Hunting for clues Clay County Sheriff Andy Howe (at right) talks with officers from the Union County sheriff’s office and the South Dakota Department of Investigation as they ended Wednesday’s search at the Kerwyn Lykken farm, rural Alcester. by David Lias A missing persons case involving two teenage girls from Vermillion has baffled local law enforcement for over three decades.
Investigators have never given up trying to solve the mysterious disappearance of Sheri Miller and Pam Jackson in May of 1971.
This week, the search for clues continues.
On Tuesday, Aug. 24, authorities from the Clay and Union sheriff’s offices, the Vermillion Police Department, and the South Dakota Department of Criminal Investigation began the execution of a search warrant at the Kerwyn Lykken farm, rural Alcester.
“The intent of the search is to learn the fate of two Vermillion girls who have been missing since May 29, 1971,” said Clay County Sheriff Andy Howe.
A dirty job
Wednesday evening, investigators concluded their second day of searching the Lykken premises. It is a dirty job, judging from the appearance of some of the officers, coated with grime from head to toe.
Law officers dug through the floor of a farm building Wednesday, hoping to unearth evidence that would explain how Miller and Jackson vanished 33 years ago.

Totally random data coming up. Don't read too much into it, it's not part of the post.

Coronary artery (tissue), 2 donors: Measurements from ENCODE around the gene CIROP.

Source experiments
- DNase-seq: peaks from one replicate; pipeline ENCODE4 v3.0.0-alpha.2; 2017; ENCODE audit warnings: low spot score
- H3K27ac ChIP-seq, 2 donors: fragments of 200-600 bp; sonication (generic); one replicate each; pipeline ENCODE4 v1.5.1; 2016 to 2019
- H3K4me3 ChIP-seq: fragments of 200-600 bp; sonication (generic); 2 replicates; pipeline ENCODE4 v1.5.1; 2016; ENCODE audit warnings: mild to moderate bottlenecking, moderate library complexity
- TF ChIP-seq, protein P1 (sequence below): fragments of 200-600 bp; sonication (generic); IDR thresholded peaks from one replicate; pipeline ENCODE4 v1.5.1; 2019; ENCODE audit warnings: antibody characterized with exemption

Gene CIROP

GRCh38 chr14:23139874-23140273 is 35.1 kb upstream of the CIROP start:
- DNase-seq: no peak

“What we have is a 33-year- old case, and we never closed it,” Howe said. “We were always picking it up and looking at it. When Ray Hofman came on the police department, he got interested in it. And when (former sheriff) Dusty Passick came on board � over time, different people would pick it up and look at different things.”
A number of leads have turned up over the past three decades, ranging from reports of unidentified female bodies found in other states, to claims by captured serial killers that some of their victims were from South Dakota.
None of the claims brought officials closer to solving the case.
“It’s always been like that over the years � a little something would come up that we would run down,” Howe said, “but we would never turn up anything that was related to this case.”
Time may not be on law enforcement’s side, but the state has a new weapon in its arsenal to deal with such mysteries.
“This year the DCI put together a Cold Case Unit, specifically for things like this, so the rest of us can go about our day- to-day work,” Howe said. “They’ve been going at it full time for the last couple of months. This is really the first thing that’s disruptive enough to attract attention.
“But the case has been worked actively for months. From that, they (the Cold Case Unit) put together enough information to lead them to believe there might be indications on this farm to tell us what happened to those girls,” he said.
Law enforcement’s efforts this week have, to some extent, been fruitful.
“We’ve found a lot of items of interest. Specifically what they are, we aren’t releasing,” Howe said. “Those items will be sent to the (state crime) lab for analysis to see if they might relate to the girls, their car, or anything else that might tell us where they are or who might know where they are.”
Without a trace
Law enforcement hasn’t been able to come up with a trace of evidence of the two girls since they disappeared in May 1971.